But it’s not just pay hikes that are crippling San Jose. Pension costs for retired city workers are soaring. In 2002, pension costs were projected to run $73 million a year. Those costs are now pegged at $245 million. Pension and health costs of retired workers account for more than half the city’s budget.

The city is legally obligated to cover those costs so deep cuts are happening across the board. The workforce is down from 7,450  to 5,400 city staffers and everyone’s taken a 10 per cent pay cut. Libraries are closed three days a week. The police union recently suggested to the mayor that he close the libraries for the other four days.

By 2014, the mayor has calculated that the 10th largest city in the U.S. will be served by 1,600 public workers. He says the future is not far off when the city will have a single employee, presumably with a focus on paying pensions.

“The problem with police officers and firefighters isn’t a public-sector problem,” says Lewis, reflecting on all that he’s witnessed as a financial disaster tourist. “It isn’t a problem with government; it’s a problem with the entire society. It’s a problem of people taking what they can, just because they can, without regard to the larger social consequences.

“It’s not just a coincidence that the debts of cities and states spun out of control at the same time as the debts of individual Americans. Alone in a dark room with a pile of money, Americans knew exactly what they wanted to do, from the top of the society to the bottom. They’d been conditioned to grab as much as they could, without thinking about the long-term consequences.”

Three things will happen after you read Lewis’ road trip through the financial ruins of the new third world. You’ll want to send a thank you card to Jim Flaherty and ask if he’ll agree to a lifetime term as Canada’s Minister of Finance. You’ll start paying attention to the salaries, pay hikes, pension costs and liabilities for City of Hamilton workers and retirees. And you’ll be tempted to start burying gold bars in your backyard because the financial world appears to have a serious lack of parental supervision.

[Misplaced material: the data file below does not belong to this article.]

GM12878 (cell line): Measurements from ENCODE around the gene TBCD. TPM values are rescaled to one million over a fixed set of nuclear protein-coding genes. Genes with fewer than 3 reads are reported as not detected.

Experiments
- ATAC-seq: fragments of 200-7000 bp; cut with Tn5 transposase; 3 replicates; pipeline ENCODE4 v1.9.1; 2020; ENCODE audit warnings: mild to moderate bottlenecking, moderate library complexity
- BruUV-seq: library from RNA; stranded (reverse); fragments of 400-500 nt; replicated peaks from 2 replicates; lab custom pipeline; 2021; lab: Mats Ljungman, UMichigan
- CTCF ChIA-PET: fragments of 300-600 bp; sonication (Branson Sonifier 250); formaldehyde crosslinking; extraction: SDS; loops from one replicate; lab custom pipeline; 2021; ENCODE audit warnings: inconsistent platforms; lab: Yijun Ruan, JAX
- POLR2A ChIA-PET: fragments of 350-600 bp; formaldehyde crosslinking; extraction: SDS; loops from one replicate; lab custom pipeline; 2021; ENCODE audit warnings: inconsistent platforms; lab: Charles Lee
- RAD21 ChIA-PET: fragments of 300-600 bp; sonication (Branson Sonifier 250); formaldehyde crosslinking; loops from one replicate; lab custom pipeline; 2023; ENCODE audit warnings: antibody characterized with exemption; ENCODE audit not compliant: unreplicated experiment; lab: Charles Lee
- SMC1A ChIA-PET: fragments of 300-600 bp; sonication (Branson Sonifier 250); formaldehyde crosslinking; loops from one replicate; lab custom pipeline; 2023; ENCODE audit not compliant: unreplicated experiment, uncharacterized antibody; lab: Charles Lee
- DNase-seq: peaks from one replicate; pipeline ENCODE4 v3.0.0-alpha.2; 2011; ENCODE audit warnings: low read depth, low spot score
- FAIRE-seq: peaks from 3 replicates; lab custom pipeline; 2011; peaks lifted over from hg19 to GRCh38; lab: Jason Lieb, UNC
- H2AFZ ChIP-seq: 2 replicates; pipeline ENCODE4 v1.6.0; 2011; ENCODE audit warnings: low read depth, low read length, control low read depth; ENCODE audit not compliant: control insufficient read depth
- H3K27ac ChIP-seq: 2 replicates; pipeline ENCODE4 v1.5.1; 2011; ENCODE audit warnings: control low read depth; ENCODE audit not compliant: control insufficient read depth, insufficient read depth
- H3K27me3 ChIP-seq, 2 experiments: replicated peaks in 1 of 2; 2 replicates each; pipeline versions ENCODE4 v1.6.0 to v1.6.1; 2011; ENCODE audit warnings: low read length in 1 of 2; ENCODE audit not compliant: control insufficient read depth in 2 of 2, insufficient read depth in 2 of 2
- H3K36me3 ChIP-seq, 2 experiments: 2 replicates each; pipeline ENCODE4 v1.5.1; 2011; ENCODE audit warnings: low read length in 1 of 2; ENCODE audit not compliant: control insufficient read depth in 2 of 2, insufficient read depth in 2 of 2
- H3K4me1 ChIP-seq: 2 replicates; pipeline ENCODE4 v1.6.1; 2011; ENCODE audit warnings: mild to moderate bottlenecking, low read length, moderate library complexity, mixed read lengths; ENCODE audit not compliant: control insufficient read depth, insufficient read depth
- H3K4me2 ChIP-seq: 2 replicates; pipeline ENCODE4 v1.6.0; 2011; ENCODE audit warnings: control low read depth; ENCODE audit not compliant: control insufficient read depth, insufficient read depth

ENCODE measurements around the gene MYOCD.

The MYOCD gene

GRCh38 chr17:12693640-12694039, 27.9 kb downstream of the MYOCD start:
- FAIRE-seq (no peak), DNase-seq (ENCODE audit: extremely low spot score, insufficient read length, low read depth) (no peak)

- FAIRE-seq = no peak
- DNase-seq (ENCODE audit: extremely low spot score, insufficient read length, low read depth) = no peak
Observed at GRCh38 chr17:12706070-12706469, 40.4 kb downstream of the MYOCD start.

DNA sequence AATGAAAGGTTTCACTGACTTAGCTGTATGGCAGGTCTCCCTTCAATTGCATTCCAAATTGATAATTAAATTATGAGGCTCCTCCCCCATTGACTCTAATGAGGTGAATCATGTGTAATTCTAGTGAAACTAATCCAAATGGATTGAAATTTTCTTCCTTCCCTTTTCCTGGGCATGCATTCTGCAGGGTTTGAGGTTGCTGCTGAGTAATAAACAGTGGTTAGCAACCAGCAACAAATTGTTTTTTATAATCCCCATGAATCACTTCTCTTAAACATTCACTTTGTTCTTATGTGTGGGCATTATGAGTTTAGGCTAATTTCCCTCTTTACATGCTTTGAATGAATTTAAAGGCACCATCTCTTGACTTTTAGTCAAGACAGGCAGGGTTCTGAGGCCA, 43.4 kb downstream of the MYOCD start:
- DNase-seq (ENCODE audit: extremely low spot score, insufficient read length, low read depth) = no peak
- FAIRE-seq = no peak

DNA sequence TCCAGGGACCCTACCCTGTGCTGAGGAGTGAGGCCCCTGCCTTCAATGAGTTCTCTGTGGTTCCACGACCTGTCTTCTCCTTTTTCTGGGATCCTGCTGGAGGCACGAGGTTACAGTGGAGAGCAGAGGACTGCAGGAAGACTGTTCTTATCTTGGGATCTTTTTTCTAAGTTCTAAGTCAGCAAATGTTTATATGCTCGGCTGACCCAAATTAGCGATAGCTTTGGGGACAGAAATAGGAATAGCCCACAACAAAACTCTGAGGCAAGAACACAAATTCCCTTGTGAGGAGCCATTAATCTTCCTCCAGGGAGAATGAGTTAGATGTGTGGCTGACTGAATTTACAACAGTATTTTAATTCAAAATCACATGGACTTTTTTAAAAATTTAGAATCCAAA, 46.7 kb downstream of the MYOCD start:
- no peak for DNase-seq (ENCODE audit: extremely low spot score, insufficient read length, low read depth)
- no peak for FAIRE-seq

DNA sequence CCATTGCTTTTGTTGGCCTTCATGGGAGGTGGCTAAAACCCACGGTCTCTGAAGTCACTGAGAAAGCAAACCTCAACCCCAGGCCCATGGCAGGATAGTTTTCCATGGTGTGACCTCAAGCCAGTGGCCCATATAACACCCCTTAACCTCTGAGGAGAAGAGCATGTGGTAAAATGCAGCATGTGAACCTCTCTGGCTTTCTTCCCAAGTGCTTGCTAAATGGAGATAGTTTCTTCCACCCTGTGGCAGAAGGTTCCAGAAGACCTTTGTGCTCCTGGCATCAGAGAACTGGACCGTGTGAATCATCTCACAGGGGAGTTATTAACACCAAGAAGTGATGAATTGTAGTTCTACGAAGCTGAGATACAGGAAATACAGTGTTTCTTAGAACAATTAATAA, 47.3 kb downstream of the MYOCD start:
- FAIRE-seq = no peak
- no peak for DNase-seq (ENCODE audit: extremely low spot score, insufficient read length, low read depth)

Book review: StandOut — The Groundbreaking New Strengths Assessment from the Leader of the Strengths Revolution

This review originally ran in the Oct. 11 edition of The Hamilton Spectator.


By Marcus Buckingham

Thomas Nelson


Michael Jordan the basketball player was arguably the best to ever play the game.

Jordan the baseball player? Not so much.

Air Jordan stunned the sports world when he retired during the 1993-94 season to pursue his dream of becoming a professional baseball player.

Jordan got off to an inauspicious start, hitting just .202 with the minor league Birmingham Barons.  By the end of the season, he was batting .252.

His manager said that with more work, Jordan could someday make it to The Show as a journeyman player.

After a less than stellar season in the minors, Jordan returned to basketball and led the Chicago Bulls to three more championships.

Jordan wisely opted to return to what author Marcus Buckingham calls our strengths zone. All of us have one. Within this zone is where we do our best work and do it better than the rest. It’s also where we’re our most innovative and productive.

“We each have specific areas where we consistently stand out, where we can do things, see things, understand things and learn things better and faster than ten thousand other people can,” says the leader of the strengths revolution.